“Give praise to the Lord, proclaim His name; make known among the nations what He has done.

(Psalm 105:1, New International Version)

“In that day you will say: ‘Give praise to the Lord, proclaim His name; make known among the nations what He has done, and proclaim that His name is exalted”

(Isaiah 12:4, NIV)

“Son of man, I have made you a watchman for the people of Israel; so hear the word I speak and give them warning from me. When I say to a wicked person, ‘You will surely die,’ and you do not warn them or speak out to dissuade them from their evil ways in order to save their life, that wicked person will die for their sin, and I will hold you accountable for their blood. But if you do warn the wicked person and they do not turn from their wickedness or from their evil ways, they will die for their sin; but you will have saved yourself”

(Ezekiel 3:17–19, NIV)

“‘My name will be great among the nations, from where the sun rises to where it sets. In every place incense and pure offerings will be brought to me, because my name will be great among the nations,’ says the Lord Almighty”  

(Malachi 1:11, NIV)

“Neither do people light a lamp and put it under a bowl. Instead they put it on its stand, and it gives light to everyone in the house. In the same way, let your light shine before others, that they may see your good deeds and glorify your Father in heaven”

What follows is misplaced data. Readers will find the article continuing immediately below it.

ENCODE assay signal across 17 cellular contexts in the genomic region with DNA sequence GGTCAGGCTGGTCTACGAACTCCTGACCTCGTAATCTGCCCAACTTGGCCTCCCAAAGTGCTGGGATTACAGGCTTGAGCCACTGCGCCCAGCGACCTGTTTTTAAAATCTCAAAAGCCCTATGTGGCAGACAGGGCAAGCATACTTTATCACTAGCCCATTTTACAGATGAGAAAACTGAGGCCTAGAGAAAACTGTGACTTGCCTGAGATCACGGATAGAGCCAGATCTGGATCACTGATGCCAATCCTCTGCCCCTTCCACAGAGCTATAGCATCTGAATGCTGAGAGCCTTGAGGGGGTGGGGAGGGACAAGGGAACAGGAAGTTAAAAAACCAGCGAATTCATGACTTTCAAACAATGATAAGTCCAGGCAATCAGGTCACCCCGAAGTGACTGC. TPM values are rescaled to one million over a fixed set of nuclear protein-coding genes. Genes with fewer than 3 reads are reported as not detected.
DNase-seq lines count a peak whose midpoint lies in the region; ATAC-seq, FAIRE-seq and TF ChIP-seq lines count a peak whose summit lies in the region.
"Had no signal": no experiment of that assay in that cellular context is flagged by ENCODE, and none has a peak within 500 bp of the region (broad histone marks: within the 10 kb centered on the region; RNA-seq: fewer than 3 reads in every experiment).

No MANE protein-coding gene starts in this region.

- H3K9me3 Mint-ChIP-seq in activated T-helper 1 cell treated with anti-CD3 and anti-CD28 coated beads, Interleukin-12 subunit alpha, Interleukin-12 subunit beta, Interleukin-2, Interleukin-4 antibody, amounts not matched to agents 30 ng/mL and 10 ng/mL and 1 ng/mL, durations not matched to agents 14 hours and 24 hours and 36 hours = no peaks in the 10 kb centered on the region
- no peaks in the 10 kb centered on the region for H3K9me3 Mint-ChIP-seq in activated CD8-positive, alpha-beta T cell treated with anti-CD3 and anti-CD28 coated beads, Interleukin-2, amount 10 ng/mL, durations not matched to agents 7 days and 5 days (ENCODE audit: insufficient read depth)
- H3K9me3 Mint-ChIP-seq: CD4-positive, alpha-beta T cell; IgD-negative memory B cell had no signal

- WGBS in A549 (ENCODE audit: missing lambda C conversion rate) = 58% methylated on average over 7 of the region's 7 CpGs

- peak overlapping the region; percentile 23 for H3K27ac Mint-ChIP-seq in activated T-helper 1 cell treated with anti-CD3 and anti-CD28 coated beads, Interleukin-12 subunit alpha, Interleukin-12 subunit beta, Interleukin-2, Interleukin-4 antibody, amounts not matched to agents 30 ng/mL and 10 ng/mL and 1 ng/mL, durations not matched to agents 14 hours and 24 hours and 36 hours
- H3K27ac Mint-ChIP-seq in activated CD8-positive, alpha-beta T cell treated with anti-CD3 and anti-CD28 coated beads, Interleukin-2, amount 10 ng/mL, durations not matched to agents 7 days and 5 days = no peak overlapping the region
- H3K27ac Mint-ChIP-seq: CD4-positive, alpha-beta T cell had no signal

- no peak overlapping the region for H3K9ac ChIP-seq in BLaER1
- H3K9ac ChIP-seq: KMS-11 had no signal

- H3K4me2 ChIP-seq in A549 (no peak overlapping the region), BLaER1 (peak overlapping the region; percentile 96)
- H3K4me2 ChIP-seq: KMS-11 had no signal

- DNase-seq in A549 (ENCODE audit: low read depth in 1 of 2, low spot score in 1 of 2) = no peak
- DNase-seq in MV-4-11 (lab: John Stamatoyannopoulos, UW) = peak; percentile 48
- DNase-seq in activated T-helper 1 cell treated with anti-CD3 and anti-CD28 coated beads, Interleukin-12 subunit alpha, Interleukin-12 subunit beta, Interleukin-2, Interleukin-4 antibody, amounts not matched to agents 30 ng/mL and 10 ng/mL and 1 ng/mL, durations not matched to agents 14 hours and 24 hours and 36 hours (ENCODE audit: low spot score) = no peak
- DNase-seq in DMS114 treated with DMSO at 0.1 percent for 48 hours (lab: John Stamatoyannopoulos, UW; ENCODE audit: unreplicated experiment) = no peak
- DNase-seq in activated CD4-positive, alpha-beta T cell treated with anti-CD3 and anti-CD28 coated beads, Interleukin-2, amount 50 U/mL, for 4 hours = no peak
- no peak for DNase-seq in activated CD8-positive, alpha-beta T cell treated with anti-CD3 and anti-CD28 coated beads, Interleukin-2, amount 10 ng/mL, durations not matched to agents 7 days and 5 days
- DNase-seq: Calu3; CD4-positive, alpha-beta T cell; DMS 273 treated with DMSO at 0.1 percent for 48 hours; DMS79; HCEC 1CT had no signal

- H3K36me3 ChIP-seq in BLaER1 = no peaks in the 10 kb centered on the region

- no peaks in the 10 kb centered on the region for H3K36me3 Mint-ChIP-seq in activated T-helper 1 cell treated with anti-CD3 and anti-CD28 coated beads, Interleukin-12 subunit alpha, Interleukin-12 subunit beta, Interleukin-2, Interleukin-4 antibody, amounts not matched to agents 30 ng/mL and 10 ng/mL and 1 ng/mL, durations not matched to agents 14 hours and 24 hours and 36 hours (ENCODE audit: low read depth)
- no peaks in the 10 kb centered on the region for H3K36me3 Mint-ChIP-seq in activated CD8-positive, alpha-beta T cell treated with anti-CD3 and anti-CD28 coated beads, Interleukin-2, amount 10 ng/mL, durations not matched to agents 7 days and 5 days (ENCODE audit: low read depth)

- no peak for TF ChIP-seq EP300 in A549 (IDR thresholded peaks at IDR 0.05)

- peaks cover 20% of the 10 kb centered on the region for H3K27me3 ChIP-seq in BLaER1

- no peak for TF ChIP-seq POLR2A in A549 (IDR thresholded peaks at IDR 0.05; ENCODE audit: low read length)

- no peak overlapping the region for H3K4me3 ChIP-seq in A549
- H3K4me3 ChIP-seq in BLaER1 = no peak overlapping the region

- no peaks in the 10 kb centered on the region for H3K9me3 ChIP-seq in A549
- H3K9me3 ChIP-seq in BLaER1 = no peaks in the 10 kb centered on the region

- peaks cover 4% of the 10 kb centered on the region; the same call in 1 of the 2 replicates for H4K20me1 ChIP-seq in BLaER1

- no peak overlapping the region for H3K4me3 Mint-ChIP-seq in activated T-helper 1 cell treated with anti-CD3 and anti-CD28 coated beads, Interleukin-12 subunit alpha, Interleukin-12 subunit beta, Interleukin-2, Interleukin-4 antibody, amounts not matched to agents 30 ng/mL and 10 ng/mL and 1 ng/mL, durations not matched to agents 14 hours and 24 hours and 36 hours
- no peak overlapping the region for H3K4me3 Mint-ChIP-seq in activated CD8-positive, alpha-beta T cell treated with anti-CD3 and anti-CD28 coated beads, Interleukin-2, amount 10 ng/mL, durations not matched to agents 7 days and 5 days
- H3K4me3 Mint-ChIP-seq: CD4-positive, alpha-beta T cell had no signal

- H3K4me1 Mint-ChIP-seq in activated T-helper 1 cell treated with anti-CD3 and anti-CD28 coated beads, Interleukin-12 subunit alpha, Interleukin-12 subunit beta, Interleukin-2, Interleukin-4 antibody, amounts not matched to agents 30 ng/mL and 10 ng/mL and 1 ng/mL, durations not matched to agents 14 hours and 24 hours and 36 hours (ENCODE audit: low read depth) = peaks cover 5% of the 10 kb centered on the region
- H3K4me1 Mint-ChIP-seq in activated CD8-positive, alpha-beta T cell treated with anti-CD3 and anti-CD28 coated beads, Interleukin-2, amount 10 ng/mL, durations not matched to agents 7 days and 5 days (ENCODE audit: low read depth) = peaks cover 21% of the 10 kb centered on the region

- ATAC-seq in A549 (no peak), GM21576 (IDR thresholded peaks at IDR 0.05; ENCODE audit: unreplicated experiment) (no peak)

(Matthew 5:15–16, NIV)

“Therefore go and make disciples of all nations, baptizing them in the name of the Father and of the Son and of the Holy Spirit, and teaching them to obey everything I have commanded you. And surely I am with you always, to the very end of the age”

(Matthew 28:19–20, NIV).

“However, I consider my life worth nothing to me; my only aim is to finish the race and complete the task the Lord Jesus has given me—the task of testifying to the good news of God’s grace”

(Acts 20:24, NIV).

These verses highlight the imperative that Christians are given to spread the word of the Lord. The concept of evolution provides an illustrative framework for understanding religious behavior. With it, we’re not just given a useful tool for analyzing the cause, we’re also provided with insight on how to unite people instead of divide them. Christianity is not the only religion with collective instincts of self-preservation and imperialism (they all have those), but since it’s the biggest, it’s a good one to start with.

Survival of the Fittest

The self-preservative and reproductive drives of Christianity are where the selfishness comes into play. That’s why my track captain chose the “Christ-follower” label. Unfortunately, there is absolutely no way to broach this subject without bringing politics into the fray. Politics is the gateway to power. The Evangelical Right has become a decider in American politics. Evangelists like Billy Graham, Jerry Falwell, James Dobson and others reshaped the American political landscape in the latter half of the twentieth century. Christian leaders speak directly to Presidents and they can hand candidates election wins if sufficient loyalty is sworn to them. Christians want the benefits that come with this power. Here are some examples of the benefits of Christian political power: